Say that a fifth grade student needs help to solve the following problem. What would you do?

“Use the following set of data to create a line plot that shows the amount of water contained in identical beakers. Find the total amount of water held in the beakers that are less than half full. Each beaker holds 100 mL of water.”

**Help me!**

First you need to understand that line plots are just basically number lines and students have already worked with them since the first or second grade. The long set of data? It is just a group of numbers that need to be placed on the number line to create a graph.

Then you need to find out the Common Core Standard Code that covers line plots, which in this case is 5.MD.B.2. The “5” stands for the fifth grade and the “MD.B.2” stands for the Section and Standard Number (Measurement and Data Standard No. 2). These Standard Codes can be found on most Common Core resources websites, including: http://www.corestandards.org/Math/** **

Once you know the Standard Code, go to the products section of my webpage and find 5.MD.B.2 – Line Plots. This will link you to my lesson plans.

**5.MD.B.2 Lesson Plan One (free online!)**

Because common sense tells us not to teach the most difficult problem at the beginning, my first 5.MD.B.2 lesson plan starts by explaining what a line plot is using whole numbers. As I said before, line plots are just basically number lines and students have already worked with them since the first or second grades.

In my first example, we will create a line plot based on data collected from a group of students about the number of children in their families.

Say that ten students surveyed have the following number of children in their families.

3, 4, 2, 2, 1, 2, 5, 4, 1 and 2 children.

We will create a number line starting at 1 and ending at 5 to represent the least and most number of children in the ten families. Next, we will mark the line with an “X” to stand for each number in the above set of data. The final line plot that we will create will look as follows:

The lesson plan then asks questions about the line plot. For example:

“How many students have four children in their families?”

By looking at the line plot, it can be seen that two students have four children in their families. We can see this because we have marked two X’s above the number four.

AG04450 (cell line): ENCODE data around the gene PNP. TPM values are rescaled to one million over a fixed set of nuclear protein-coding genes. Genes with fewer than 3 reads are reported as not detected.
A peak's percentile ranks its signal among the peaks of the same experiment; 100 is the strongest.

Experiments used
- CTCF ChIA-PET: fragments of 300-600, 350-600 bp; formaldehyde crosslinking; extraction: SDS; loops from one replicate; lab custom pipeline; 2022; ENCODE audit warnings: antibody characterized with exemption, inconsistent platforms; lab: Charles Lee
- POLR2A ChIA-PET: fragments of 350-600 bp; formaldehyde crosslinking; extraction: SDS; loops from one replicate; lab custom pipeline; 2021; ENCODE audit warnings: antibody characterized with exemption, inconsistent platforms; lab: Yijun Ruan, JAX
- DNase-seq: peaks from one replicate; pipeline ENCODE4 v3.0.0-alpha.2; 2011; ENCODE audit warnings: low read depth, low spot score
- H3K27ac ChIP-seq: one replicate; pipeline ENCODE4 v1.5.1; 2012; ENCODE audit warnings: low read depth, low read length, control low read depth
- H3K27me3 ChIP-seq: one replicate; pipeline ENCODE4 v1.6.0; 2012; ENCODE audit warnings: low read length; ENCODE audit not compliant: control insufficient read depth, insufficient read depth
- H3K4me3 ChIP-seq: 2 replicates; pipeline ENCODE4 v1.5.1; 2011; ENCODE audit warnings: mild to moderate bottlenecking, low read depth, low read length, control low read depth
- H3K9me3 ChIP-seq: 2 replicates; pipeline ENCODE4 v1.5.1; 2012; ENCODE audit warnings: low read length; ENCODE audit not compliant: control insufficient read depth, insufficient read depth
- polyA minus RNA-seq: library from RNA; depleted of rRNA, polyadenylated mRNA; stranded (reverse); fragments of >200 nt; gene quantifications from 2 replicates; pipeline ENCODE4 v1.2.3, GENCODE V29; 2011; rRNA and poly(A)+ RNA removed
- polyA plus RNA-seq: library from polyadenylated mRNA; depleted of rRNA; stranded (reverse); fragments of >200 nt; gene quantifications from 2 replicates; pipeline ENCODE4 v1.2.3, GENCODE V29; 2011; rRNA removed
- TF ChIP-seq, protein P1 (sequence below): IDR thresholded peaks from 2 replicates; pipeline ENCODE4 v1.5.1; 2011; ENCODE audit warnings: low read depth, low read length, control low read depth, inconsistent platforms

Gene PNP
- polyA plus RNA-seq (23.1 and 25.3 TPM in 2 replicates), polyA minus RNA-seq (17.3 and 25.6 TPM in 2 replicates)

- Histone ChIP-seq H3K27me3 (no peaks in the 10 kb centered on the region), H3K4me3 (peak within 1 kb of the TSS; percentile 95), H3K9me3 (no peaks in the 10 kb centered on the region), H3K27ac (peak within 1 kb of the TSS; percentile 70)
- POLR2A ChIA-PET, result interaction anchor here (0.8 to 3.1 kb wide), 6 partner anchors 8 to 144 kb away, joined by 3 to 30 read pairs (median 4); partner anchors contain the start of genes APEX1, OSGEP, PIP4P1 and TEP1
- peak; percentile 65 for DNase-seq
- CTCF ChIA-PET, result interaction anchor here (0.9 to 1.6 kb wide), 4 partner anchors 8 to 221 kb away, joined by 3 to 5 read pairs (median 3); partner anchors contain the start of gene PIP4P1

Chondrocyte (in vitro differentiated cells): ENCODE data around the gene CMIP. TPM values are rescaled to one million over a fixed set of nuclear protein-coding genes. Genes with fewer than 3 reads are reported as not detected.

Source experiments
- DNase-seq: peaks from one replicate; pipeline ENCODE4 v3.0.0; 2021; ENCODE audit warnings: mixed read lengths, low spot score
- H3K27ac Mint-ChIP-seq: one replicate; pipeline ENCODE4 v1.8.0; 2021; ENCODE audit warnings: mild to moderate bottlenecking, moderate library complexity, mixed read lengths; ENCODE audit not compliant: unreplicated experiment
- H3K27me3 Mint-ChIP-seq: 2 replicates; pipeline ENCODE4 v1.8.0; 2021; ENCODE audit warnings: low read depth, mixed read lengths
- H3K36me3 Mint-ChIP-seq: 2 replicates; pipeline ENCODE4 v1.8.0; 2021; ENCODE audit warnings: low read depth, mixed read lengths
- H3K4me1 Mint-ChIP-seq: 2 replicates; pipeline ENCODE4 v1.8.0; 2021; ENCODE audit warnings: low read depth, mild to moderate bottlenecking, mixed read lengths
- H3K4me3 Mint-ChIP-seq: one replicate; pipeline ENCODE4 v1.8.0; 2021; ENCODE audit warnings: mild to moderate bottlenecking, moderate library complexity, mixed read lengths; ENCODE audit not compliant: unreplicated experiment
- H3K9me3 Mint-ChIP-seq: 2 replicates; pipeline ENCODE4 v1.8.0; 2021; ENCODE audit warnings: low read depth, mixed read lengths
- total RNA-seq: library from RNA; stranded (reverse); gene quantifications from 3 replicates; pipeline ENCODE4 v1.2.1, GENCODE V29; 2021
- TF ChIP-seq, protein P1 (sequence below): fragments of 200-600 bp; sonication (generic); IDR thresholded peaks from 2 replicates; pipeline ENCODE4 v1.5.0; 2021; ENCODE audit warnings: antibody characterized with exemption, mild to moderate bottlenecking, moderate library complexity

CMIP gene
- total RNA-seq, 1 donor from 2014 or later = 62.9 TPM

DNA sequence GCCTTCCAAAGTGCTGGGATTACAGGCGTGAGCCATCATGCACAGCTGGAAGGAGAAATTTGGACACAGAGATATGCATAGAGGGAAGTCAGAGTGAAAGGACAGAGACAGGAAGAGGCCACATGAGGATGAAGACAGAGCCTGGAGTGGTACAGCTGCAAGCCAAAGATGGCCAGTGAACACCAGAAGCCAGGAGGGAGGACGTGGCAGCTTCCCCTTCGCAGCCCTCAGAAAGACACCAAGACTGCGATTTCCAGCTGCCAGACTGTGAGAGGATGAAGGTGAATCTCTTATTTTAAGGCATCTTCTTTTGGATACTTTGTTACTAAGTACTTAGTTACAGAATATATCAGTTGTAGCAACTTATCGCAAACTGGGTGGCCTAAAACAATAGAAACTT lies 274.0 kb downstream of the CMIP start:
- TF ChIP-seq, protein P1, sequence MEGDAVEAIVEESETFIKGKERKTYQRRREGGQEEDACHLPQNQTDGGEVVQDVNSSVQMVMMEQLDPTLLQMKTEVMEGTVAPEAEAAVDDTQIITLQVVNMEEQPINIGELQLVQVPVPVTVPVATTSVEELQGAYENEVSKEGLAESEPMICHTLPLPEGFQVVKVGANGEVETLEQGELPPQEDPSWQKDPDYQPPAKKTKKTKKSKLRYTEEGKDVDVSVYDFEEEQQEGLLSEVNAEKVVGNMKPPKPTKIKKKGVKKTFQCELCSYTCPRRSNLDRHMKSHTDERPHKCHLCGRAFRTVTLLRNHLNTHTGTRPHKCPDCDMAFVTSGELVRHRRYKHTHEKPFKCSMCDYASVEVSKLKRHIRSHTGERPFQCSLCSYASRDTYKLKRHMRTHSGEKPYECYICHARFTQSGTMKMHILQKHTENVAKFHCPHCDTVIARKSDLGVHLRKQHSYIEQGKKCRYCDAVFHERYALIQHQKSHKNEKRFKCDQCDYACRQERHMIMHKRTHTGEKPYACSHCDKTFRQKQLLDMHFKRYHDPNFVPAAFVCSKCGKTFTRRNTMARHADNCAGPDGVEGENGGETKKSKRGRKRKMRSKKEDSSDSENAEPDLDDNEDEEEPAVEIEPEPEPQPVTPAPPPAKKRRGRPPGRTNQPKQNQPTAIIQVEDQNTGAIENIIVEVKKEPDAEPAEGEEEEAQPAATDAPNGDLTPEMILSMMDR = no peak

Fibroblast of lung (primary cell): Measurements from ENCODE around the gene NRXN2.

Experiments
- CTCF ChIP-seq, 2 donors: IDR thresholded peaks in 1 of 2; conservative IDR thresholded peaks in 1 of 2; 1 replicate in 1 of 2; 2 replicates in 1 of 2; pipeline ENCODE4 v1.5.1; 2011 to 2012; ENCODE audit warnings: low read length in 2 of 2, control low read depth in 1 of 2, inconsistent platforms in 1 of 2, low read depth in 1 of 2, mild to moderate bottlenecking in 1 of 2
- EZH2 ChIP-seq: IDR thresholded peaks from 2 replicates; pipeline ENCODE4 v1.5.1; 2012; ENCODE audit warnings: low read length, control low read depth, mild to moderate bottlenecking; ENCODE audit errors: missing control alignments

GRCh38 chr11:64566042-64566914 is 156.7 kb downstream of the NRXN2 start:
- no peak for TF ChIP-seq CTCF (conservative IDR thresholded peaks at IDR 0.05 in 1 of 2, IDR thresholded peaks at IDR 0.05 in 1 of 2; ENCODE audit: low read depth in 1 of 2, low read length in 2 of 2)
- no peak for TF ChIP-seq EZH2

### Ok, maybe this isn’t quite as difficult as I initially thought but I am still not sure…

My next lesson plan describes step-by-step methods that can be used to easily divide a number line into fractions. All equivalent fractions will be labeled on the number line as it is divided.

Then we will graph a much smaller group of numbers to make sure that students are comfortable with line plots using fractions. The following is a sample problem from this second lesson plan.

“A teacher poured water into a set of 6 identical beakers. Beakers are glass containers that are typically used in a science experiment. The beakers were filled to the following levels:”

The line plot that we will create with this data will look as follows:

Students have the opportunity to perform a science experiment as part of this lesson plan. The science experiment has been designed to reinforce all of the concepts learned.

### This might help my student remember that 3/4 and 6/8 are equivalent fractions because they are located in the same place on the number line!

Once students have mastered the skills of creating line plots using whole numbers and fractions, they will have the confidence to move on to solving more difficult problems. Remember the original question?

“Use the following set of data to create a line plot that shows the amount of water contained in identical beakers. Find the total amount of water held in the beakers that are less than half full. Each beaker holds 100 mL of water.”

After completing the first two lesson plans, students will be able to create the following line plot:

Finally, we are ready to find the total amount of water in the beakers that are less than half full. By looking at the line plot we can see that four beakers are less than half full.

We will add these four fractions together using the common denominator of eighths.

1/8 + 2/8 + 2/8 + 3/8 = 8/8 full. This is equivalent to one full beaker or 100 mL of water.